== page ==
Life in Chengdu 成都 Life in China 中国

Coronavirus Lockdown

Our blue skies during lockdown.

I should have actually written this during the lockdown, but was curious about what was waiting for us upon our return to Chengdu. My family and my friend who came with us for the Lunar New Year all got stuck in the village when the lockdown came into effect. For two weeks, no one was allowed to go anywhere including leaving the village.

Although people were able to leave at times they normally met someone just outside of the county seat if they needed something to buy. I think this happened only once or twice, based on what my father-in-law said. Lucky for us we were in his hometown so we could enjoy the blue skies and fresh air without being physically stuck in a house. Although I did end up going 50 days without a shower as there wasn’t one in the village.

Upon lifting of the restrictions we found out you needed to wear a mask wherever you were going out in public and you also needed documents to travel back to wherever you wanted to go. For us we had to go and get a health checkup document and a permission to leave document signed by a local government office before we could even buy bus tickets. We bought the bus tickets and they took photos of our ids and documents the day before we actually took the bus.

Once on the bus, everyone was required to fill out an app on their phone to update their health status, I couldn’t. While on the bus ride back it was stopped twice. Once it was just the driver who had to get out, the second time a police officer boarded the bus and checked everyone’s health codes which at the time foreigners could not register for. Because I’m a forgeiner my husband had to get off the bus with my passport and fill out extra paperwork and answer questions. When he finally came back we had to pose for a photo.

Our first taxi ride back in Chengdu wore a mask and had a plastic partition. Not all driver’s did this, but I felt safer with the one’s who did.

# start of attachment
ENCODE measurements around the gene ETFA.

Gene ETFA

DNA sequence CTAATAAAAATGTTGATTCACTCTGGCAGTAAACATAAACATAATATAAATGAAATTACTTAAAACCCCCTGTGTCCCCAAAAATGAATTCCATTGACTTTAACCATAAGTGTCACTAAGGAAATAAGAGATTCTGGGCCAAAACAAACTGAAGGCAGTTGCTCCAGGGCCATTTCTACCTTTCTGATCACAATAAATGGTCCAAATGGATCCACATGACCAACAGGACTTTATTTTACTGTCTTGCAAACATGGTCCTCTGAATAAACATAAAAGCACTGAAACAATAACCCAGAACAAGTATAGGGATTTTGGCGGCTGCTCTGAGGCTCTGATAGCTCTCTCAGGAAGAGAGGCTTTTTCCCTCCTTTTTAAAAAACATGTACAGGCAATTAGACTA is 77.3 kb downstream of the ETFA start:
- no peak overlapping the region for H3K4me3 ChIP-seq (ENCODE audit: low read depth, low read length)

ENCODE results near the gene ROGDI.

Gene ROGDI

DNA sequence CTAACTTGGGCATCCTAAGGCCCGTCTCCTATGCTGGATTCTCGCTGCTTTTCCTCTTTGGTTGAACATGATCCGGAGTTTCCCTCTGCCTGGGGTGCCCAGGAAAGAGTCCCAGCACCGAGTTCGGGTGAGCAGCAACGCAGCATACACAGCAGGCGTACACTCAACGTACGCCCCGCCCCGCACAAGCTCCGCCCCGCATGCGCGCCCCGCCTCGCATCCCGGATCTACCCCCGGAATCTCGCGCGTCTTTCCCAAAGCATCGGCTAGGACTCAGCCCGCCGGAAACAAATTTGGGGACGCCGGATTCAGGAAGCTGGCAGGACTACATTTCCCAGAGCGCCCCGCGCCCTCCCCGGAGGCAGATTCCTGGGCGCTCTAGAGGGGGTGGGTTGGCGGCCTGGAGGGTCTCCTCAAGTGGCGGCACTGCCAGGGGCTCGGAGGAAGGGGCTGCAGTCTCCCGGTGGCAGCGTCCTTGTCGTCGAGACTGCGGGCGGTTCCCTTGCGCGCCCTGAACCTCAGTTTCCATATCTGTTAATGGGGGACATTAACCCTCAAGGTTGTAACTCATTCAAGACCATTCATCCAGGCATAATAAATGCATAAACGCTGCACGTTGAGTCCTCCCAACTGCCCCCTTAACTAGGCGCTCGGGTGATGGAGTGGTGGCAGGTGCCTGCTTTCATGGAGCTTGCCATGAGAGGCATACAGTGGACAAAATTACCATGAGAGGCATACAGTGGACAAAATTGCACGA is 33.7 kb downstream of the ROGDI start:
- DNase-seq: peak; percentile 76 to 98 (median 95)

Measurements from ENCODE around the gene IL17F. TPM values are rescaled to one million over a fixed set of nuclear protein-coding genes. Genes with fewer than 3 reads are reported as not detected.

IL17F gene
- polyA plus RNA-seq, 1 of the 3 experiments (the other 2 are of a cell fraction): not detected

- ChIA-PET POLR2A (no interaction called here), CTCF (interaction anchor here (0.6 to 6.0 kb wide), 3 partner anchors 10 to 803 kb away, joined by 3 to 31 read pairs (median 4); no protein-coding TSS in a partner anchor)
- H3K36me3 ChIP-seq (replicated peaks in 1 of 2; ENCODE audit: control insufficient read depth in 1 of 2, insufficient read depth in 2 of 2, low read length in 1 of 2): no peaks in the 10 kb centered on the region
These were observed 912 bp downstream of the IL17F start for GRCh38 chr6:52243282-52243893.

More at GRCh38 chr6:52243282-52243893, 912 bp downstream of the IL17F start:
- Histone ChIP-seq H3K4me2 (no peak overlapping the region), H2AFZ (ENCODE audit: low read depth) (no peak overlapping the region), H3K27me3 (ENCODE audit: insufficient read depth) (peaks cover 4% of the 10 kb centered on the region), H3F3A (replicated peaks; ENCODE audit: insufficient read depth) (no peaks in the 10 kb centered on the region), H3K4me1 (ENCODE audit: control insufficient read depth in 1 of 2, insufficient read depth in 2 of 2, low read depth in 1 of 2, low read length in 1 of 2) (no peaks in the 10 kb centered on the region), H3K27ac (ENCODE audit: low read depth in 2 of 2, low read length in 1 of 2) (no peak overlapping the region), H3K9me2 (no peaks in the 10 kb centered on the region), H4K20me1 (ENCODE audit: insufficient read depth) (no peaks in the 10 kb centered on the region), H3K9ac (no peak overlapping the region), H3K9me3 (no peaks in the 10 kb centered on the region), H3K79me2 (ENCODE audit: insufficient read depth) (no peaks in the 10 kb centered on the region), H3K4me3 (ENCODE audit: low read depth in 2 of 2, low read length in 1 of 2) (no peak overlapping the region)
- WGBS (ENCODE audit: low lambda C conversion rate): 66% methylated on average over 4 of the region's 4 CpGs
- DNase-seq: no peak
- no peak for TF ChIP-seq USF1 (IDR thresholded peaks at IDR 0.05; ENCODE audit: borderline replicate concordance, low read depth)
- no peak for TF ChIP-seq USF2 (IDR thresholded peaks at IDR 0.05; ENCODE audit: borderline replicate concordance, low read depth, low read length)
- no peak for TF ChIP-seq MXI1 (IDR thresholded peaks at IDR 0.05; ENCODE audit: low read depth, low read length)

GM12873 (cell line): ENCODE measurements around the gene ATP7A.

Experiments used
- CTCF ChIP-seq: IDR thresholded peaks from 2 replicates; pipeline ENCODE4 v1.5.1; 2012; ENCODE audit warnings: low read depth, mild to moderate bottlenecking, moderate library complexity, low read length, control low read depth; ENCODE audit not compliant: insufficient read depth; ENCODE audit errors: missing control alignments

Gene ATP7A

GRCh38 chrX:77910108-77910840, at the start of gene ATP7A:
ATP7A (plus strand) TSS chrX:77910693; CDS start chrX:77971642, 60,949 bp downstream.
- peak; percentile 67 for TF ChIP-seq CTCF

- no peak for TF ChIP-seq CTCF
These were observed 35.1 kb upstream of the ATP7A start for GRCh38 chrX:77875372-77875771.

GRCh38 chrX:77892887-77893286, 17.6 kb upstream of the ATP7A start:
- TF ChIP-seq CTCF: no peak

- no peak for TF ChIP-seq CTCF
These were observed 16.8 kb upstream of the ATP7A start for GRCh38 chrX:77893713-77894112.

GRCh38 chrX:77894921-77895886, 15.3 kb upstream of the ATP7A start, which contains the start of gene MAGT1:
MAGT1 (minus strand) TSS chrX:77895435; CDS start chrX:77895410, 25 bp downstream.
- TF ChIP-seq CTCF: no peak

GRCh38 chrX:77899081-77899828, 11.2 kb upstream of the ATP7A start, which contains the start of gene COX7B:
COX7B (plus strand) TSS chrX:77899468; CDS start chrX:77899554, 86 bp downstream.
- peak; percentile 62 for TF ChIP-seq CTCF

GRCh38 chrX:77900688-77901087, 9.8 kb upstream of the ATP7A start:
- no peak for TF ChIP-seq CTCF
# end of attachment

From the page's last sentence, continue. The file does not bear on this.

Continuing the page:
Life in Chengdu was slightly returning to normal when we arrived back in Mid- March, the self-quarantine was lifted at the end of February. Many businesses were still closed and people weren’t really out and about on the streets. Everywhere I went temperature checks were required on the subway, to enter walmart and KFC. Some stores didn’t require it, but many had thermometers present. Face masks were required everywhere or you weren’t going anywhere. Delivery men could only come to the gate of the apartment complex and not inside, so if you ordered any food you had to pick it up there.

Our daughter was too young for a mask, we tried. So I bought this hat with plastic visor that can be removed. She only wore it in really crowded places.

We actually had to register at our apartment complex, show them our health certificates and register for another health app as soon as we came back. Once again, I couldn’t do the app as I’m a foreigner. I limited how much I went out for the rest of March, but in April I started to go out more for walks in the morning. I was supposed to return to work from my maternity leave April 1st, but because of Covid-19, I didn’t return until April 13th. However, work was not how I imagined it would be.

My high school did not want me to come back and teach in person and at first they told me it would only be for two to three weeks and then we would resume in person classes. So once a week I went to record three lessons that were sent to the school to watch. Probably the most difficult thing to do is to talk by myself for 32-40 minutes without any students. Eventually, it was mid-May and I still wasn’t back in the classroom, so I asked if it would be possible to just finish out this semester doing the online teaching. I wasn’t sure of the school’s answer, but I also said that I didn’t have anyone to really watch my daughter yet and I still need to work and I think this would be the best solution. To my luck, they never promised I would stay completely online, but they would keep it easy on me. I finished recording my last online classes July 1st.

Nowadays, if you walk around the streets of Chengdu in the sweltering heat you’ll see varying degrees of people wearing masks. Most people do carry them with them, but they might not actually wear them on the street. I’d say its now down to about 50% of people are always wearing them. That being said whatever business you go into or any public transport you take, masks are required. Temperature checks are still in place. Some people say there is nothing to worry about, but I think that is a little unilkely. Everyone worldwide has been cooped up for months and will likely be traveling this summer. I expect some sort of spike for this summer in China as many will travel and enjoy the time off from school.

I’m not sure how the fall semester is going to go with teaching. It’d be great to go in person, but really I’d be happier commuting from home and doing online teaching as I get to spend more time with my daughter. Covid-19 has changed a lot of things and I’m curious to see what the long term impacts will be on our lifestyle, but I’m forever thankful for the extra time with my daughter even though I couldn’t travel to see my Grandma one last time. Sometimes we need to see the silver lining even in a pandemic.

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